Voices are briefs and interviews that highlight “bright spots” in the CSU and examples of middle leadership across the system and within Network activities.
There is no universal definition of a first-generation college student. A 2018 study used eight different definitions of first-generation to analyze the college-related activities of over 7000 students: researchers found that between 22- to 77-percent of students in the sample could be considered first-generation depending on the definition used. As established by the Higher Education Act of 1965, the federal government considers a student to be first-generation if both parents do not hold a four-year degree. In contrast to the federal definition, the CSU system defines a first-generation student as one whose parents did not attend any college. 
After the Dobbs decision was released, CSU Interim Chancellor Jolene Koester issued a strong statement condemning the ruling and supporting access to healthcare and reproductive rights for women. She also expressed concerns about “the broader implications of today’s decision that threaten other fundamental freedoms we hold dear—including additional privacy rights and marriage equality—with particularly ominous potential impacts to the LGBTQIA+ community.” Several CSU campus presidents, including from Fresno State, Sacramento State, and San Jose State, also released statements supporting reproductive justice and the rights of women to make decisions about their own health and future.
Dr. Karyn Scissum Gunn participated in the Academy as a team member in 2020-21 and as a team lead in 2019-20. At the time, she was associate vice president for academic operations/student success at Cal State Fullerton. She has since advanced in her own career and now serves as provost and senior vice president for academic affairs at CSU Long Beach. In our recent video interview, Dr. Scissum Gunn describes the vision of the Academy and her takeaways from it.
Supporting Men of Color in the CSU: How Miguel Jimenez and Stanislaus State University Used the CSU Student Success Network to Create Change
During 2020-21, Miguel Jimenez, program coordinator of the Male Success Initiative at California State University, Stanislaus, worked with a team from his campus to develop a stronger institutional approach to engage and support Men of Color on campus. As part of this process, the team participated in several events by the CSU Student Success Network (Network) to examine student data, develop action plans, and implement changes on campus.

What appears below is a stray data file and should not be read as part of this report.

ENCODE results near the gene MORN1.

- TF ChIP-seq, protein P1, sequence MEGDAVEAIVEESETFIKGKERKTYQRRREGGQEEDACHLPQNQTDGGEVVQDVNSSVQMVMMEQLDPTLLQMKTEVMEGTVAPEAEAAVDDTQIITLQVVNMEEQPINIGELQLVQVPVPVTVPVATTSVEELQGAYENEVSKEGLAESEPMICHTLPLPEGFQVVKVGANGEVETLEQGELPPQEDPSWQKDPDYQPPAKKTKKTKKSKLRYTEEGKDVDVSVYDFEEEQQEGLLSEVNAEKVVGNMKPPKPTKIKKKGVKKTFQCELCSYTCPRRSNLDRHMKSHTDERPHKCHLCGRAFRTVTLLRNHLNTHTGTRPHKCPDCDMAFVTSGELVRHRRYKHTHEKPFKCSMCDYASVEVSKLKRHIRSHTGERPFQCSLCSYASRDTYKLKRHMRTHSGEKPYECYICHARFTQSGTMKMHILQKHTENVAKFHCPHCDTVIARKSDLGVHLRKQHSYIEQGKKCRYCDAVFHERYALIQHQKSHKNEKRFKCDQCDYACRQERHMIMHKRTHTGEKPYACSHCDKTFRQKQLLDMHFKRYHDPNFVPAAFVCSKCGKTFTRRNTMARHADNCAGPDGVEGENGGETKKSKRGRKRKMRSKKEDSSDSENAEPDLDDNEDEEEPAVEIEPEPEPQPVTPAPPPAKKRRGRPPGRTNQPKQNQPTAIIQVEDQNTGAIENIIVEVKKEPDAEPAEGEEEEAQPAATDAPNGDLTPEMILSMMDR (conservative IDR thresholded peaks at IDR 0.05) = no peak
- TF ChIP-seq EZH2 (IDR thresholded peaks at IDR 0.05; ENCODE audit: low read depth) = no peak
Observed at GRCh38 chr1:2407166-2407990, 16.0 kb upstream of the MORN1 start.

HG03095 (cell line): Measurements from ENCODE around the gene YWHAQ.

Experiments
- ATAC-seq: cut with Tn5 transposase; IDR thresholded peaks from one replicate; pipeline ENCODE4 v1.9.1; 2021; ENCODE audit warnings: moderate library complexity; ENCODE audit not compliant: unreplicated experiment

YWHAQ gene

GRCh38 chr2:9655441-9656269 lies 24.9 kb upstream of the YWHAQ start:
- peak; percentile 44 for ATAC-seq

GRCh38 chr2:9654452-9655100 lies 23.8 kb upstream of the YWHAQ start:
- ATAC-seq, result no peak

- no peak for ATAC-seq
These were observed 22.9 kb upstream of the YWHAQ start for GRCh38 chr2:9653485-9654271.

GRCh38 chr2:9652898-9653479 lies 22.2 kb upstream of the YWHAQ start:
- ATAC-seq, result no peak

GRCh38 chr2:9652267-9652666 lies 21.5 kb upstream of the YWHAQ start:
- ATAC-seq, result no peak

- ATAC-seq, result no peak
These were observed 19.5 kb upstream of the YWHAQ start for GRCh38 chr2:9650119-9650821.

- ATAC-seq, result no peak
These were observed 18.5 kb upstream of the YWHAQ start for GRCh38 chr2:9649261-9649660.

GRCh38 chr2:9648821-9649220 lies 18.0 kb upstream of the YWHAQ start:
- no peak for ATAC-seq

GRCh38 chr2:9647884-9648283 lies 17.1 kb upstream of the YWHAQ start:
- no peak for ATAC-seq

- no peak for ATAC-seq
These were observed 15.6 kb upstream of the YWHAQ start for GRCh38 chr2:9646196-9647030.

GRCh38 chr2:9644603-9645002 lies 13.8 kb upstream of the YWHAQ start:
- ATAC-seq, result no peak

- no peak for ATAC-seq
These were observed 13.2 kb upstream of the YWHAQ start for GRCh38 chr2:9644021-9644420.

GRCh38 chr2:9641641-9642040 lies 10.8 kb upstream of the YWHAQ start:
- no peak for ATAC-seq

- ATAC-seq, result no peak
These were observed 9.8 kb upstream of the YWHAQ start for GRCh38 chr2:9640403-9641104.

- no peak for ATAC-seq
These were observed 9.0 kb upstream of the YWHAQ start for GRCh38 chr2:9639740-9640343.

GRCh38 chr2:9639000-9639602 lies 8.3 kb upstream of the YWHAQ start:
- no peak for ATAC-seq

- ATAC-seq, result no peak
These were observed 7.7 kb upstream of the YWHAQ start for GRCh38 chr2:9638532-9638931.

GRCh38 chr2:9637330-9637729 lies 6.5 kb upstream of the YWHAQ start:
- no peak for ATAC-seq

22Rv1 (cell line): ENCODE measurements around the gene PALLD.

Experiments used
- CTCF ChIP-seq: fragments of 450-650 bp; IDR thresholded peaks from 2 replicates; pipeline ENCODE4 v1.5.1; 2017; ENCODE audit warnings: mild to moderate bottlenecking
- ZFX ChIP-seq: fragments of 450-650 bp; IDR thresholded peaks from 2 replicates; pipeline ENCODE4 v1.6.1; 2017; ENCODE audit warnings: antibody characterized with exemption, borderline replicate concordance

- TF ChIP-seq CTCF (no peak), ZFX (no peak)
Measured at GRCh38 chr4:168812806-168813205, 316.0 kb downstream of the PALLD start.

The CSU Student Success Network (Network) stands in solidarity with efforts throughout the CSU system to strengthen our institutional culture around Title IX and civil rights. To this end, we support our fellow middle leaders (faculty, staff, and administrators) and students in strengthening dialogue, accountability, and actions on and across our campuses. The Network also supports transparency in the selection process, including open campus forums for executive positions such as system chancellor and campus presidents, to provide opportunities for public comments on prospective leaders.
This blog is based on interviews with incoming second-year CSU students who attended college virtually during their first year. Highlights of the interviews are enlightening, and they contributed to a lively discussion with a panel of CSU faculty and staff during the CSU Student Success Network Conference in October 2021. The panel focused on what we can learn from students as we reframe our approaches to student engagement during the pandemic.
The CSU Student Success Network is celebrating its first five years of supporting middle leaders in developing campus practices and outcomes that are equitable and student-centered. Since 2016, over 1,800 faculty, staff, and administrators from every CSU campus have stepped forward to get involved in the Network’s activities. At Network events, these middle leaders work with colleagues from their own campus, share strategies and research with other CSU campuses, examine student data, plan new approaches, and work together back on campus to advance policies that support equitable student learning, engagement, progression, and completion.
The CSU Student Success Network launched its new Knowledge Center with the release of a new memo that identifies steps that CSU campuses can take to improve persistence and completion for Students of Color who transfer into the CSU. The memo, called “Supporting the Success of Transfer Students of Color by Strengthening your Transfer-Receptive Campus Climate,” is directed to faculty, staff, and administrators in the CSU and is based on findings from a review of research literature in postsecondary education.
Bianca Mothé, New Director of the CSU Network, Builds Middle Leadership and Equitable Student Success in the CSU
The CSU Student Success Network named Bianca Romina Mothé, Ph.D., professor of biological sciences at Cal State San Marcos, as its new director. As a faculty member and researcher at San Marcos since 2003, Dr. Mothé has helped design novel vaccines for rapidly mutating pathogens, including HIV. She also served as associate dean for undergraduate studies from 2016 to 2018 and faculty director for service learning from 2013-2016.
The Roles of Middle Leaders in Equity and Student Success: An Interview with Ántonia Peigahi at Sac State
In this Q & A, Ántonia Peigahi, director of policy and records management at California State University Sacramento, shares her perspectives about the power of being a “middle leader” in supporting equitable student success, including through her work on the advisory board of the CSU Student Success Network. The Network defines middle leaders as faculty, staff, and administrators in the CSU who have leadership roles on campus regardless of whether their position title acknowledges these roles.